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SACRAMENTO — A new report by the California Budget & Policy Center shows that how California policymakers choose to raise and allocate resources taxes and ongoing revenue contributes to the economic inequities for Californians of color and low-income households while providing many more advantages to wealthy individuals. 

In a 5 Facts report Promoting Racial Equity Through California’s Tax and Revenue Policies — the Budget Center outlines how a legacy of racist state and federal policies and practices, along with aspects of the tax code, block people of color from opportunities to build income and wealth while many of the state’s tax policies privilege Californians with higher incomes and wealth. These policies and practices range from residential segregation, employment discrimination, tax benefits only available to those who opt to “itemize” tax deductions, and deductions for mortgage interest and property taxes.

Findings in the report include:

  • Black households represent only 3% of the richest one-fifth of California households, even though they make up 6% of all California households. 
  • Latinx households represent 14% of the richest fifth compared to 30% of all households.
  • While American Indians and Pacific Islanders make up very small shares of California households, they represent even smaller shares of the richest 20%.
  • California is expected to lose over $60 billion in state revenues in 2021-22 to personal income tax breaks, some of the largest of which provide the majority of benefits to high-income families.
  • California’s four largest personal income tax deductions provide more than three-quarters of their benefits to families with incomes over $100,000, who are generally the richest 20% of families, while providing nearly no benefits to those with incomes below $20,000.
  • Just 35% of Black households, 44% of Latinx households, and 45% of Pacific Islander households own homes, compared to 60% of Asian households and 63% of white households.

“The racial, ethnic, and economic inequities that have been made painfully clear by the COVID-19 pandemic and recession are nothing new for California’s communities of color. The question now is what will California policymakers do about the widening racial-economic inequities and tax breaks that primarily benefit the already wealthy as they consider the state’s economic recovery?” said Kayla Kitson, a policy analyst with the Budget Center and author of the report.

The report notes too that policymakers have an opportunity to expand or create new tax benefits that reach Californians with low incomes and help families build economic security, such as with the California Earned Income Tax Credit (CalEITC) and the Young Child Tax Credit, which boost the incomes of Californians with incomes under $30,000. Around 3 in 4 Californians eligible for the CalEITC are people of color, including about half whom are Latinx Californians. However, the amount the state spends on these two credits is only about 2% of all state spending on tax breaks for individuals.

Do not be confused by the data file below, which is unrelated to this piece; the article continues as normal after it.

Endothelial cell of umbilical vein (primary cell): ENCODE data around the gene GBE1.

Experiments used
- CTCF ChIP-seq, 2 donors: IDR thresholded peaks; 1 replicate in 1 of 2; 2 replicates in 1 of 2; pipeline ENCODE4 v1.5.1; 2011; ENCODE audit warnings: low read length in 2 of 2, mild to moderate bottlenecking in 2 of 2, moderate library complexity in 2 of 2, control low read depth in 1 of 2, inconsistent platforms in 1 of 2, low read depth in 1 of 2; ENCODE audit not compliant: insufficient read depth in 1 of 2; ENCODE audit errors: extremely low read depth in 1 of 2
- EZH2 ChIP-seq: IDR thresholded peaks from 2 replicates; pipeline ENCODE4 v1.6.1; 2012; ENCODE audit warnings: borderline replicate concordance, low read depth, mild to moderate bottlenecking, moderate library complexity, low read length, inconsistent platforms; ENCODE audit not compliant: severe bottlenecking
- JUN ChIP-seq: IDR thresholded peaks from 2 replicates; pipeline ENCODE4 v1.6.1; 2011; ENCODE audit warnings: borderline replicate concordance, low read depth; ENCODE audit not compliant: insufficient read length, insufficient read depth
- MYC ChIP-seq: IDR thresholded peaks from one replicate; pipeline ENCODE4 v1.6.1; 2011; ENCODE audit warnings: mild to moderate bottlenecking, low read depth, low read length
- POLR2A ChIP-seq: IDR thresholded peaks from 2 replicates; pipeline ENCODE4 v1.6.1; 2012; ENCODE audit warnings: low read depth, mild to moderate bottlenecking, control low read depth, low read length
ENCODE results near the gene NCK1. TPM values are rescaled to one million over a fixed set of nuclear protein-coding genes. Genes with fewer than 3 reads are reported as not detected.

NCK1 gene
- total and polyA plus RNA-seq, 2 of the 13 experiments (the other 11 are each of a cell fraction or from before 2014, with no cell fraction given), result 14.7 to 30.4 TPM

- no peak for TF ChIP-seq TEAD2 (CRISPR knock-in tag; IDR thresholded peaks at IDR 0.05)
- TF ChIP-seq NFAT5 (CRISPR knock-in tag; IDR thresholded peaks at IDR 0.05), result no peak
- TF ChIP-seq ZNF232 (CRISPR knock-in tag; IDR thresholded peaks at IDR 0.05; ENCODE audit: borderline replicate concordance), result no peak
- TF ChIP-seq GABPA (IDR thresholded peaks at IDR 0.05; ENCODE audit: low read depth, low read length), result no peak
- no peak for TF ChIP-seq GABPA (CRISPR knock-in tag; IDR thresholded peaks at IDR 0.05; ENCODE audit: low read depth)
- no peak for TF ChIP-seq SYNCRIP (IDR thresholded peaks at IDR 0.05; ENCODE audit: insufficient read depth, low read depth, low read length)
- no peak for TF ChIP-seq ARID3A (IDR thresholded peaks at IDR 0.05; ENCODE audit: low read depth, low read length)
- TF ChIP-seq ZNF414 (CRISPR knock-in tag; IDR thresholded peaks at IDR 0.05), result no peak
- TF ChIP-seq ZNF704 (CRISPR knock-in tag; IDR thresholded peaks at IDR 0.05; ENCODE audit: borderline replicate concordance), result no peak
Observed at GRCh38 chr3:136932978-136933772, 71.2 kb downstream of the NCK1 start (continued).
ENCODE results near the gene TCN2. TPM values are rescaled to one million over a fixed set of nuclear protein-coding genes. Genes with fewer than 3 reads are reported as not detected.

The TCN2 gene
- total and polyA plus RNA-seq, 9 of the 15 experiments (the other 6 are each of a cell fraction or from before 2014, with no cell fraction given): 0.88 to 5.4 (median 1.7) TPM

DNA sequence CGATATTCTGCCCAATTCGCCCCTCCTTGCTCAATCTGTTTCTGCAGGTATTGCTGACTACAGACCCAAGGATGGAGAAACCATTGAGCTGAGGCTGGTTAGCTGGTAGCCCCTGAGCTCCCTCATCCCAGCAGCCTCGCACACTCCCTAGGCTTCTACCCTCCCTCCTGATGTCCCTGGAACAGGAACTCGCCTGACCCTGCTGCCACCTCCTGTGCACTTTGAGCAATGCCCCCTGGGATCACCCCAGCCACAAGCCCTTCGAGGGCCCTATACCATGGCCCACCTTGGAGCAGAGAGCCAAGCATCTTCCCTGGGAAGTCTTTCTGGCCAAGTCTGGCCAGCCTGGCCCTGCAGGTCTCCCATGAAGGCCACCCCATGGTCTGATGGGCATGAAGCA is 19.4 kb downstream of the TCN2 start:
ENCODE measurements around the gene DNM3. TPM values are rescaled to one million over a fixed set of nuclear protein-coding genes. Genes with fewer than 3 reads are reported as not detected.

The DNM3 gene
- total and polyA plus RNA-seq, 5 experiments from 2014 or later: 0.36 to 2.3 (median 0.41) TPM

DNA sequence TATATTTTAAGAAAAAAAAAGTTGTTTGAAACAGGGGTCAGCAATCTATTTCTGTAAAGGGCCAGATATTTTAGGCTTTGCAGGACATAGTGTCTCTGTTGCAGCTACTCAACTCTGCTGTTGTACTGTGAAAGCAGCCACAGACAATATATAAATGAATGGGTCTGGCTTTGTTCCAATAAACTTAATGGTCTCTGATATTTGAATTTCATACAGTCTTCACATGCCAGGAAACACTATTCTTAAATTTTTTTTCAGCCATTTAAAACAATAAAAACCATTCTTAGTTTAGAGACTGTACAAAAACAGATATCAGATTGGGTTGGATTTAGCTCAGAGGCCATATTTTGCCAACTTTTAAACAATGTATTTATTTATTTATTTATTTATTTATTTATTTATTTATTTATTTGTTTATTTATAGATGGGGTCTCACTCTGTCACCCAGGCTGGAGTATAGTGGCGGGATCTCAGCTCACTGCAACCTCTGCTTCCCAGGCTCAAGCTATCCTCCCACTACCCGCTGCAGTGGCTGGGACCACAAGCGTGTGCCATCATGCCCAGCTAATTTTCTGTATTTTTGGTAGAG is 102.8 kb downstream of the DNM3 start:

Relatedly, another Budget Center report released this week — Why Aren’t Corporations Paying Their Fair Share of Taxes? — found corporations are paying less than half the amount in state taxes, as a share of their income, than they did four decades ago. This is largely due to policymakers’ decisions to cut corporate tax rates and expand tax breaks. These tax policy choices by state leaders have significant consequences for the economic well-being of the state and Californians. As one example, California’s state budget would have received $13.3 billion more revenue in 2018 had corporations paid the same share of their income in taxes that year as they did in 1981, more than the state spends on the University of California, the California State University, and student aid combined.

Policymakers have an opportunity to generate ongoing revenue and invest in universal health care, in making child care, housing, and higher education more affordable, and in expanding children’s savings accounts or creating a “baby bonds” program to help families save for their children’s futures, position the state for greater and more equitable economic growth, and better prepare the state for the next crisis.

Read the full report here: 


The California Budget & Policy Center engages in independent fiscal and policy analysis and public education with the goal of improving public policies affecting the economic and social well-being of Californians with low and middle incomes. Support for the Budget Center comes from foundation grants, subscriptions, and individual contributions.

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Kyra Moeller
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